There have been many war films over the years but few that have managed to capture the imagination, emotion and intensity of Hollywood’s finest titles in this category. With an illustrious catalogue to choose from, you’d need to look no further than German film Das Boot to find one of the best depictions of open sea warfare.
Greyhound is not this generation’s Das Boot, nor is it a particularly outstanding war film. It’s an action flick first and foremost that glosses a lot of its establishing and exterior shots with a lavish dose of CGI. Accompanied by a non-stop script full of action set pieces and a distinct lack of respite to build character, Greyhound is a largely forgettable film that feels like a popcorn munching summer blockbuster rather than a thought provoking war picture.
Inspired by actual events that took place during the Battle Of The Atlantic, Greyhound follows the exploits of the ship Greyhound and its accompanying convoy as they sail across the treacherous Atlantic toward Liverpool, into an area infamously known as “The Pit”. Set in 1941, the film follows the exploits of Captain Ernest Krause as he leads his men across the unforgiving ocean. Along the way he, and the other sailors at his beck and call, come up against numerous threats in the form of German U-boats that threaten to upend their mission.
Early on the film throws a fair amount of expository text at us, used to inform of the different ship names and a solitary, ill-placed flashback attempts to give Captain Ernest some characterisation to aid him in the mission ahead. Unfortunately the non-stop barrage of action and tension that accompanies this film leaves little downtime to ponder on what we’ve seen unless it’s a mournful funeral rite segment to honour those men lost in the previous skirmish. Only, because of a lack of time with these people, none of these scenes have the desired emotional impact they otherwise could have carried.
The closest bit of characterisation we receive here though comes from a recurring scene of a dedicated cook desperate to give the Captain some food. Everyone else is either cannon fodder, reduced to familiar faces we’ve seen in other films or Tom Hanks himself.
To be fair though, Greyhound does have its moments and there’s no denying some of the action set pieces here are really well-done. Hearing Tom Hanks urgently addressing the other ships and barking orders helps to add a lot of gravitas to the situation while a few of these segments will have you glued to the screen, desperate to find out if our plucky Captain has come out of this unscathed. The haunting audio effects and growling horns help here too but unfortunately these effects are used so much throughout the film that they start to lose their effectiveness after a while.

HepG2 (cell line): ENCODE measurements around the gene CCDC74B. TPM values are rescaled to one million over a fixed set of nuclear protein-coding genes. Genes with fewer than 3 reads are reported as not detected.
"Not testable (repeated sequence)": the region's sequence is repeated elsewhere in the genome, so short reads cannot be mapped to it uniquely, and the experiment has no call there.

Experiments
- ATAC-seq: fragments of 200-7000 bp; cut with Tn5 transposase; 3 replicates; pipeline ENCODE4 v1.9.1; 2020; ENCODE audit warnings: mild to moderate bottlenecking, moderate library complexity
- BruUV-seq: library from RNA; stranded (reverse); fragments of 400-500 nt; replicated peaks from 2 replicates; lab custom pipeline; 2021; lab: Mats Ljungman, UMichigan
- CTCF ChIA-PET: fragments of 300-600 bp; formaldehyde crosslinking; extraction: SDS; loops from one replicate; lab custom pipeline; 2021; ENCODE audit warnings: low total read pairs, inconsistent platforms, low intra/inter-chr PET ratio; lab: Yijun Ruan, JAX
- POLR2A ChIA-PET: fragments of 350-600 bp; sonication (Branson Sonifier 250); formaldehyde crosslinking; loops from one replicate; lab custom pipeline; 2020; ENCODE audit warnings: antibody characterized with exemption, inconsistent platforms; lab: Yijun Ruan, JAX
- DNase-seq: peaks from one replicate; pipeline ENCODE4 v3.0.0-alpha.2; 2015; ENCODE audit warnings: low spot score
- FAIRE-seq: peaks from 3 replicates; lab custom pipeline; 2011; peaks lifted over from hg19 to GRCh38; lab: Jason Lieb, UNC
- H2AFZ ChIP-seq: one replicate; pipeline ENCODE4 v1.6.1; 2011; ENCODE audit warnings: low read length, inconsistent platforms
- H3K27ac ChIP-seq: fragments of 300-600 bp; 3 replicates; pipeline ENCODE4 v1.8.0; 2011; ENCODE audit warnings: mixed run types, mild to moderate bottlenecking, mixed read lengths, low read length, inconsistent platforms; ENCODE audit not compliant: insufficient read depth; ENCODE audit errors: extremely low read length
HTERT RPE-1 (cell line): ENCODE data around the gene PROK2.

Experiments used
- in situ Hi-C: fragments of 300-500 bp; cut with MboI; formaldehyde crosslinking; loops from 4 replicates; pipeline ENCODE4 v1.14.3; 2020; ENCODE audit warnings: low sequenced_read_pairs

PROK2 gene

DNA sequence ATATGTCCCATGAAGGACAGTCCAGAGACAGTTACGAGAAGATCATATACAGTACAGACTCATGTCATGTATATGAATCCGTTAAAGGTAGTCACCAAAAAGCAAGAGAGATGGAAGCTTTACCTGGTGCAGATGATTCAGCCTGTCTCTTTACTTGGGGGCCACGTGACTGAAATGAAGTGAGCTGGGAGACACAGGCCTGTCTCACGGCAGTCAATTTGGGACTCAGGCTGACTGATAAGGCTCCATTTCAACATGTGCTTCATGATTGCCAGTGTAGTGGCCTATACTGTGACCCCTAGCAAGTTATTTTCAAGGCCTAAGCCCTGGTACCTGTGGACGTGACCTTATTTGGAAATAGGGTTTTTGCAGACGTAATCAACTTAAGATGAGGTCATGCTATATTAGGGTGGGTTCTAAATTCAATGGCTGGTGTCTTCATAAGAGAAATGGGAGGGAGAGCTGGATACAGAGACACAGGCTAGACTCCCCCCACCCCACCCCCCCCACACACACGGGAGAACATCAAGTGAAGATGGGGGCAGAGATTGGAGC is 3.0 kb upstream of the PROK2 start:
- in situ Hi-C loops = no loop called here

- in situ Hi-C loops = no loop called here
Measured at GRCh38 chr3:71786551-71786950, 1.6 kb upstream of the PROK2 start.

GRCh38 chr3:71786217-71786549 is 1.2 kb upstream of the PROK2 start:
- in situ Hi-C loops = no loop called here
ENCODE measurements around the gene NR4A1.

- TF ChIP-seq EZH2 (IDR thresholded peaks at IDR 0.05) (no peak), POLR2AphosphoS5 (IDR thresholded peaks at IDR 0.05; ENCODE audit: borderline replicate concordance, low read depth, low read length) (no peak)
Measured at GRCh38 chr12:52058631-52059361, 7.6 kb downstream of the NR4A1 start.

The bizarre sound effect used as a motif every time the German U-Boats surface is something worth mentioning too. At times, it feels like you’re watching a disaster or monster movie rather than a pulsating war piece. Compared to the musical score in 1917 which was released earlier this year, Greyhound’s audio design pales by comparison.
Visually, the film doesn’t fare much better either and there will undoubtedly be a big crowd of people turned away by the abundance of CGI on offer here. The unnatural camera smoothly lurches up, gracing us with a birds-eye view of the action which feels much more akin to a cut-scene in a PS4 game rather than a shot that enhances what’s happening. These moments really take away from what’s happening narratively and take you out the thick of action.
Seeing a submarine blow and a thick cloud of angry smoke curl into the air from the sky may seem like a nicely framed picture but it lacks the emotional resonance being up close and in the thick of the action may have carried. When you compare these moments to something like the underwater scene in Dunkirk or the masterful opening scenes to Saving Private Ryan, it’s yet another example of how effective practical effects and being in the thick of action can be.
With a story heavy on action rather than character, Greyhound is a movie that tries to compete with the big World War flicks but fails to step out their shadow. It’s not a terrible film, but it’s not a particularly great one either, falling somewhere in the middle of that endless sea of mediocrity and unlikely to find the convoy it needs to escort it back to land.